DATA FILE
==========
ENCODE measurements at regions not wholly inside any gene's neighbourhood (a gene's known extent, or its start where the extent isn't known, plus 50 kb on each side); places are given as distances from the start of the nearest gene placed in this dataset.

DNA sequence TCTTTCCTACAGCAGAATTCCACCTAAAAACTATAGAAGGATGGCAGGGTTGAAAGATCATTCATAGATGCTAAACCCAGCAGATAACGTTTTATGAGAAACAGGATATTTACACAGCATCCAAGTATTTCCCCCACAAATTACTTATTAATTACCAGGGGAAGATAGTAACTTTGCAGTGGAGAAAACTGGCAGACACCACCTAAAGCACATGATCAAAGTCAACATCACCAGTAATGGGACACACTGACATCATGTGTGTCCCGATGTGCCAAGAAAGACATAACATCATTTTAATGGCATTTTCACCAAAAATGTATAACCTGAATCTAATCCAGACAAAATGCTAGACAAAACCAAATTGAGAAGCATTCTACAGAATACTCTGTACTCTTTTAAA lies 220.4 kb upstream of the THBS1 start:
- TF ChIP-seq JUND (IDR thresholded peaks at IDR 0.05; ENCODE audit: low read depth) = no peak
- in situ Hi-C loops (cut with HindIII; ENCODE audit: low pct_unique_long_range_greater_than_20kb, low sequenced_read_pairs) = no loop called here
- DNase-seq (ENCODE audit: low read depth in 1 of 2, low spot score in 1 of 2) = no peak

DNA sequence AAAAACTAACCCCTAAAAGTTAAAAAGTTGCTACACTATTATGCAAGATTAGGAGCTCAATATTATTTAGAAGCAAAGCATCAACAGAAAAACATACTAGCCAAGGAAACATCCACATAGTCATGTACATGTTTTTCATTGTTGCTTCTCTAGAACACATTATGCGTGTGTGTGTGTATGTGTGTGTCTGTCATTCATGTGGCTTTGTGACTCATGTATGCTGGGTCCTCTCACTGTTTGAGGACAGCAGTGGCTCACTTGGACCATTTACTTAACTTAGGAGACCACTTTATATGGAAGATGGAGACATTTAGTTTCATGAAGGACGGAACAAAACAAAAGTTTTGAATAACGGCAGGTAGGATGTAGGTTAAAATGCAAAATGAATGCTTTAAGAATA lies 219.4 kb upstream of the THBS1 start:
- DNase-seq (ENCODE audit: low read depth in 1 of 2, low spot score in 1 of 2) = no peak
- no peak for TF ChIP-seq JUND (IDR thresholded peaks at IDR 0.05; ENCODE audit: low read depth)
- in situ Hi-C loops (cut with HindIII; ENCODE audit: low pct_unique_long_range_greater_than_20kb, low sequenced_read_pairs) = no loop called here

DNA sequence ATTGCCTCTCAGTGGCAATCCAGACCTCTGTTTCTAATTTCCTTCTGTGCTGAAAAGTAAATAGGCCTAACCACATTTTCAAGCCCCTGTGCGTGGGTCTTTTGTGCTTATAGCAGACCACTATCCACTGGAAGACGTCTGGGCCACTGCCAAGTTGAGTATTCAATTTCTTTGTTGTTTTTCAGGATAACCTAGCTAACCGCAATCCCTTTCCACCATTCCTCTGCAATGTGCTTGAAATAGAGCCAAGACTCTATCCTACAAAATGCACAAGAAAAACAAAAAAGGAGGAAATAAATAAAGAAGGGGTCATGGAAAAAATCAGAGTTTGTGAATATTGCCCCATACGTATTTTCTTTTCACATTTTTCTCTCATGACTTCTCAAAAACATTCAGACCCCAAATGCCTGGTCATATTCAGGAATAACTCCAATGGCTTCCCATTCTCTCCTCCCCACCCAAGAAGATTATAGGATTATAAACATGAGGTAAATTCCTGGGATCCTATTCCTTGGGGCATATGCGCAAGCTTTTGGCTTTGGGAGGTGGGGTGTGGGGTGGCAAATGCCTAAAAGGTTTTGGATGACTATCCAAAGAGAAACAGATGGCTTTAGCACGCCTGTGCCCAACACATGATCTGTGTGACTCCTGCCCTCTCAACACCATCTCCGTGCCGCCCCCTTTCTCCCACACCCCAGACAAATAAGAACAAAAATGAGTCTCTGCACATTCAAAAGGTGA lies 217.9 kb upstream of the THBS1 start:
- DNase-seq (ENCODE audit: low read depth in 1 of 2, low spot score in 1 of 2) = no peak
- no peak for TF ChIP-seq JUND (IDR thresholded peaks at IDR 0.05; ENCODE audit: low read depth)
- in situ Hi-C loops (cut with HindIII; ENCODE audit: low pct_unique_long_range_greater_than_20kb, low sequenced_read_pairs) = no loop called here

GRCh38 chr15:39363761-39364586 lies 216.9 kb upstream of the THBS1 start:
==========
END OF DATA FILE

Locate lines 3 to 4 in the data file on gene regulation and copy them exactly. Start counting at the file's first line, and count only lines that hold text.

- TF ChIP-seq JUND (IDR thresholded peaks at IDR 0.05; ENCODE audit: low read depth) = no peak
- in situ Hi-C loops (cut with HindIII; ENCODE audit: low pct_unique_long_range_greater_than_20kb, low sequenced_read_pairs) = no loop called here